What about Snowden, I hear you say. Didn't he reveal malpractice and abuse of surveillance that needed to be cleaned up? Actually, in the UK he would have been able to blow the whistle within the system and not in the media, and in so far as the UK is concerned subsequent inquiries have failed to identify any substantial illegal or unaccountable activity by the British agencies. The most that can be said on the positive side here is that Snowden’s revelations have prompted the British government, in the context of the current Investigatory Powers Bill, to publish more information on the current practices of the agencies on the use of bulk data. But that has to be set against the damage that Snowden’s revelations have done not only to the capability of the agencies to protect the public against terrorism but also to the ability of law enforcement to protect vulnerable people from serious crime, particularly on the internet. In my view Snowden has done more harm than good.
On investigative journalism I would strike a slightly more positive note. I have often been struck by the similarities between the trade of intelligence and that of journalism. Many of the instincts of spies and journalists are the same: to find out something important and interesting, to see if you can get collateral for what you have discovered, to check that it is reliable, then to report what you have found out in clear and accurate terms to those who need to know it. And make sure that you protect your sources because otherwise you will not have any sources next time.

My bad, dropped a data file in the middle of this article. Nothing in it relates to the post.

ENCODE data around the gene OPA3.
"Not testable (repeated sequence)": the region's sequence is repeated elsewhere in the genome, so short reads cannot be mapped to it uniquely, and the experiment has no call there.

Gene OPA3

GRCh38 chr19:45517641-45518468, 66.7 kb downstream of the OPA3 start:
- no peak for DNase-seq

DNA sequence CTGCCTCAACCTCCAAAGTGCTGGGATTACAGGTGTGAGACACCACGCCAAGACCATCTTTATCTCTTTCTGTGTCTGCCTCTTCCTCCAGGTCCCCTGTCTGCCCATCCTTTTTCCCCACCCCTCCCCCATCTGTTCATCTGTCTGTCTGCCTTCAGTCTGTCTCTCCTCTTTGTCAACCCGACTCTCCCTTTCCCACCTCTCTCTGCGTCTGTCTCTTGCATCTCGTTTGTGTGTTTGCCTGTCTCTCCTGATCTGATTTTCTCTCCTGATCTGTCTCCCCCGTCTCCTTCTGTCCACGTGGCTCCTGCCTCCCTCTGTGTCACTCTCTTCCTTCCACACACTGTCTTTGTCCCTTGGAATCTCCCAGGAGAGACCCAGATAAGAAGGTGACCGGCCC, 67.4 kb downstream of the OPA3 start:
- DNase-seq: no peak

Theoretically the various ways in which the work of the intelligence agencies is formally accountable should mean that there is no need for investigative journalism in keeping an eye on the agencies. But we have all seen the way in which formal systems have not always been quick to identify problems and sometimes have been very slow to do so. The media have highlighted (sometimes themselves rather late in the day) areas such as child abuse that needed to be brought into the open.
I hope that there are no dark stains of that sort on the current actions of the agencies but I can’t deny that good investigative journalism does continue to play a longstop role in checking potential abuse. There are risks in publishing unauthorised stories about the intelligence agencies, including legal risks to the publisher, but that is the price you pay for a free media and in my view it is one worth paying. You only need to visit a country where the media is not free to see how dull a compliant media can be, and it tends to go along with bad governance.
But I want to return to why the Security Service in the old days was not an organisation rife with corruption and malpractice, even though many of the safeguards that I have been describing here were not in place and even though it was extremely, probably excessively, secretive. The answer seems to be one of culture, ethics and behaviour.